Material from Walters is 10,000th item in World Digital Library

No bells and whistles went off today, but the Walters Arts Museum just won the distinction of providing the 10,000th entry in the World Digital Library, a Library of Congress project launched in 2009 that provides free Internet access to manuscripts, maps, books, works of art, photographs, films, recordings and more from every continent.The total number of images provided by those 10,000 entries is nearly 500,000. (Balt. Sun)

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Baltimore traffic 18th worst in nation, survey shows

The Baltimore region had the 18th worst traffic in the country in 2013, according to the latest annual survey by INRIX, a leader in traffic data collection.The average commuter spent 27 hours in traffic in 2013, which is an hour more than in 2012, when Baltimore's traffic was considered the 17th worst in the nation, INRIX found. (Balt. Sun)

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Pesticide study funding advances

House and Senate agreed separately Thursday to raise fees on pesticides sold in Maryland to help pay for further study of their use. The House voted 100 to 35 for a fee increase bill, while the Senate passed its version, 37 to 6. (Balt. Sun)

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Owners of commercial property on septic systems may get a break from future state sewage regulations

Marylanders in the process of developing or who currently own commercial properties on septic systems may not have to comply with future state regulations that reduce the amount of sewage they can discharge if a Carroll County Health Department policy is adopted statewide. Representatives from the health department updated the Carroll County Board of Commissioners Thursday on proposed septic regulations for future commercial properties. The Maryland Department of the Environment plans to adopt a requirement that would increase the size of septic systems by 1½ to 2 times the current requirement for commercial sites with sewage flows of less than 5,000 gallons per day. (Carr. Co. Times)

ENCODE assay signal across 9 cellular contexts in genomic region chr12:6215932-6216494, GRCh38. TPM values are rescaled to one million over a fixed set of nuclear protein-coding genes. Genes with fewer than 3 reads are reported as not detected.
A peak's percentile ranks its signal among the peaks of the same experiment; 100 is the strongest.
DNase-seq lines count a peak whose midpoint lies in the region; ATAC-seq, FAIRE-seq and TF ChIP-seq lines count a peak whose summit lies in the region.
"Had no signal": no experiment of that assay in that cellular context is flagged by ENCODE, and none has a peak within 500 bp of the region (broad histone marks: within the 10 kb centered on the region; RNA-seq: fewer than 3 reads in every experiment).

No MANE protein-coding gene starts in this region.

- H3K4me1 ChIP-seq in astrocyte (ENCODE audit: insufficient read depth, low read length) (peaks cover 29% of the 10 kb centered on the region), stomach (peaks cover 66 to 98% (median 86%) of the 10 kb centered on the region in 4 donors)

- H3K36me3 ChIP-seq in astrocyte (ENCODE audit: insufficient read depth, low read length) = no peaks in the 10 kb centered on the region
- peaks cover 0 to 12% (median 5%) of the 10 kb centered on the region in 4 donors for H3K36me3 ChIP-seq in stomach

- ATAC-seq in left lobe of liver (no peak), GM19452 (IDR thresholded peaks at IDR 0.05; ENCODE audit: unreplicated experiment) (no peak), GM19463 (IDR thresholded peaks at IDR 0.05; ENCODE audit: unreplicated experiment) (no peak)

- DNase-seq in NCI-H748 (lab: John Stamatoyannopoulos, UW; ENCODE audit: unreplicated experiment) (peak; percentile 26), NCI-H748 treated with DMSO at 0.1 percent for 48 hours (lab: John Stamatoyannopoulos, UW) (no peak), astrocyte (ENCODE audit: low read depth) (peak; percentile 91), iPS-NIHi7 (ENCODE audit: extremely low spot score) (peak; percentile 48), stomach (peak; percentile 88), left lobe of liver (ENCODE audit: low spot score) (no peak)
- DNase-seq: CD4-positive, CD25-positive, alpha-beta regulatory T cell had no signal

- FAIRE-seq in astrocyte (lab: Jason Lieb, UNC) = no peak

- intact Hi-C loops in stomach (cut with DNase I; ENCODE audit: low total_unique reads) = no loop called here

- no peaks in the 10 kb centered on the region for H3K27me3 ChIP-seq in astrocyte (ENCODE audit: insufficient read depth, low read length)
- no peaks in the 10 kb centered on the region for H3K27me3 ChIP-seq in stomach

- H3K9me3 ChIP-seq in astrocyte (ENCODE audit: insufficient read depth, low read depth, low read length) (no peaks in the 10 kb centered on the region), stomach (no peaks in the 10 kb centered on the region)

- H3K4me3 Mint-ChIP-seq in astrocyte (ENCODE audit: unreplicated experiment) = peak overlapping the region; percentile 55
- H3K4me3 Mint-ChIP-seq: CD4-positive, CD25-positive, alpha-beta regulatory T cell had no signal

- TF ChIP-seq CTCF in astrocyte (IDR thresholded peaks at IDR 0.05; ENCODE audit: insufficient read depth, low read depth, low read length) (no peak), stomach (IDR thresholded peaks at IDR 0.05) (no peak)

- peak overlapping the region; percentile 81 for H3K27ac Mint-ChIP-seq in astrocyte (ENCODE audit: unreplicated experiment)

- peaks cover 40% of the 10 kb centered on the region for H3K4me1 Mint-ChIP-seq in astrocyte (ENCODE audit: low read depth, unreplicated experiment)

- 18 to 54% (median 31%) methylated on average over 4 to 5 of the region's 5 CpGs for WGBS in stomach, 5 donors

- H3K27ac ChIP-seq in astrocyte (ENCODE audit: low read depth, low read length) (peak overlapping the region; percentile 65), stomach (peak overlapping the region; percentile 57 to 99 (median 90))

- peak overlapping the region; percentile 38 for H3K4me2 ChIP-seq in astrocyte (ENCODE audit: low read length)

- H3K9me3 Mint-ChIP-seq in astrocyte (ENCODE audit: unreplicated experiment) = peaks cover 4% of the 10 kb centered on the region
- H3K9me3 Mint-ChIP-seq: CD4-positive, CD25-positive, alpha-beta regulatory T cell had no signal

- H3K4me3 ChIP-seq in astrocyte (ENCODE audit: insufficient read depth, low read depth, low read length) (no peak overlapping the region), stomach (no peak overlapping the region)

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Liz Bobo leaving politics for private life after 40 years

When the crowd of about 125 people gathered in Columbia's Kahler Hall for Liz Bobo's final town hall meeting last week, they probably expected to hear the delegate talk (as she has for the past 19 years) about hot-button issues before the General Assembly, about her own legislative priorities — maybe, too, about the issues back home that concern her.But the evening closed on an unexpectedly emotional note as Bobo, a Columbia Democrat, bid farewell to her audience of friends and constituents. (Balt. Sun)

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Top court: Release doesn’t affect plaintiff’s UIM policy

An injured automobile passenger who settles with the driver’s insurance company can still seek underinsured motorist coverage from her own insurer, Maryland’s top court unanimously ruled Tuesday. The Court of Appeals said the underinsured motorist statute — Section 19-51(e) of the Insurance Article — was intended and plainly written to make sure that motorists and passengers injured on the state’s roads can receive compensation from their own insurer if the responsible party’s coverage falls short. (Daily Record)

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March 6 // GAO to review state-based health exchanges

The U.S. Government Accountability Office said Wednesday it is planning to examine state-based health insurance exchanges created under the Affordable Care Act, a move that could lead to a review of Maryland's troubled website. In a letter to Republican lawmakers on Capitol Hill, the nonpartisan investigative arm of Congress wrote that it would pursue a review of Oregon's exchange and that the effort would be folded into "a broader study planned to examine states' health exchange websites." (Balt. Sun)

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Price of Maryland’s Purple Line hits $2.37 billion, almost twice initial estimate for rail link

The estimated cost of building a light-rail Purple Line in the Maryland suburbs has risen by $220 million, making the project’s new price tag of $2.37 billion almost double initial projections, according to a federal report released Wednesday. Maryland transit officials have attributed previous cost increases to refining the rail line’s design — the route between Bethesda and New Carrollton grew early on from 14 miles to 16 miles — and taking inflation into account. (Wash. Post)

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